CORPUS CHRISTI, Texas – Researchers in the College of Science and Engineering (COSE) at Texas A&M University-Corpus Christi recently received $681,415 from a National Science Foundation Major Research Instrumentation (MRI) grant. The grant will be used to purchase a new piece of equipment which will help conduct research projects in the environmental, geochemical and marine science disciplines.
“This award adds new capabilities to our strong research portfolio,” said Dr. Frank Pezold, Dean of the COSE. “This new piece of equipment will enhance the state-of-the-art learning environment provided to our undergraduate and graduate students here at Texas A&M-Corpus Christi.”
The funding will be used to purchase a high accuracy/high resolution Orbitrap Hybrid Mass Spectrometry system which will be equipped with an Ultra Performance Liquid Chromatogram. The new mass spectrometer will be the crowning jewel to what the COSE will call their “Analytical Core Facility Lab.” The Analytical Core Facility Lab will allow Texas A&M-Corpus Christi to conduct complex research projects, such as identifying and quantifying the small molecules of aquatic species under different environmental conditions, chemical structures of natural organic matter, pollutants or understanding petroleum’s molecular structure, completely in-house and without having the expense of sending samples to a larger lab.
“To the best of my knowledge there are no other universities in Texas that are using this type of equipment for geochemistry and environmental research,” explained Dr. Hussain Abdulla, Assistant Professor of Chemistry in the COSE. “We are lucky to be situated in such a unique environment where we have access to all types of ecosystems and can use that to our advantage when conducting research.”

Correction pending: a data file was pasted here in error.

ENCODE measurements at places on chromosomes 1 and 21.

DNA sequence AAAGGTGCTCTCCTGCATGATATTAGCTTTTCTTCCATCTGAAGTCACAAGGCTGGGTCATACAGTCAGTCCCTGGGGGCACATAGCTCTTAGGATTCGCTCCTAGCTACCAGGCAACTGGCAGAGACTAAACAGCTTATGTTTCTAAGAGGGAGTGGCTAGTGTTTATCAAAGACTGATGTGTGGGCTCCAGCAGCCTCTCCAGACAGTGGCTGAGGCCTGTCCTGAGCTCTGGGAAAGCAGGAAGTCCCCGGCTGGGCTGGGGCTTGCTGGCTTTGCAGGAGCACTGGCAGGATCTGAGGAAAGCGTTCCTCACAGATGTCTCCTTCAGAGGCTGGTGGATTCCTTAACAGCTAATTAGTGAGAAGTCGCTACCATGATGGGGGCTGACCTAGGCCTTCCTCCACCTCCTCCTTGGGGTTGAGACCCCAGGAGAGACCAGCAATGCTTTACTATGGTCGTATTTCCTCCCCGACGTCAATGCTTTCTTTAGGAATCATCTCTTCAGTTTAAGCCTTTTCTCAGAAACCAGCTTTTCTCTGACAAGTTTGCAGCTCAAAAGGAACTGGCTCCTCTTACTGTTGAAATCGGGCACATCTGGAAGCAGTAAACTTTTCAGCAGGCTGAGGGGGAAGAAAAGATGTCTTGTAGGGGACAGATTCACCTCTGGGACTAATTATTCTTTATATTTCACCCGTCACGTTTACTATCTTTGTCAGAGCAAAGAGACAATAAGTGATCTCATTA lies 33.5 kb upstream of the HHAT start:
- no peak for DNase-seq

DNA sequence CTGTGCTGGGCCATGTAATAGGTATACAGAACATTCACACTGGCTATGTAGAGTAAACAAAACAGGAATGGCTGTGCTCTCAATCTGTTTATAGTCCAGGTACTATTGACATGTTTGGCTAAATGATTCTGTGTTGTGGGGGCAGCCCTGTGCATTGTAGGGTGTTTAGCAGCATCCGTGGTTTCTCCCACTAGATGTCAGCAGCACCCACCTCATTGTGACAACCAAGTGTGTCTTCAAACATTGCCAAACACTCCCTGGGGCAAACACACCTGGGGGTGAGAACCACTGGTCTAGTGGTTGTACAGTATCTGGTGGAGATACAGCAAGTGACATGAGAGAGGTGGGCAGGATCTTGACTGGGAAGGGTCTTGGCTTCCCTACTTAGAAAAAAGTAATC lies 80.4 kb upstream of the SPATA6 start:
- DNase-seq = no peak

It has been the vision of several COSE researchers, like Associate Professor of Chemistry Dr. Eugene Billiot, to build a complete lab on campus and offer services to other universities, as well as the general public, on a fee-for-service basis. The addition of this state-of-the-art piece of equipment will also allow 12 other Island University researchers to separate and identify molecular compounds that are too small to see with the human eye.
To receive this grant, Abdulla and his colleagues had to show that such a costly piece of equipment would enhance research in the environmental and geochemical disciplines at A&M-Corpus Christi. A total of 37 research projects, 12 COSE professors, 13 doctoral students, 18 master’s students and 25 undergraduate student researchers will benefit from the new piece of equipment.
The impacted faculty include:
“The most important thing to keep in mind when sending these types of proposals is that we need to show that we are different and we are capable of using the grant to its full potential,” said Abdulla. “The new instrument will provide the infrastructure for us to continue to build a collaborative research team that can tackle complex environmental issues.”
Since 2012, and including this award, A&M-Corpus Christi has received the second highest dollar amount in Texas from the MRI grant, more than $2 million from the MRI program.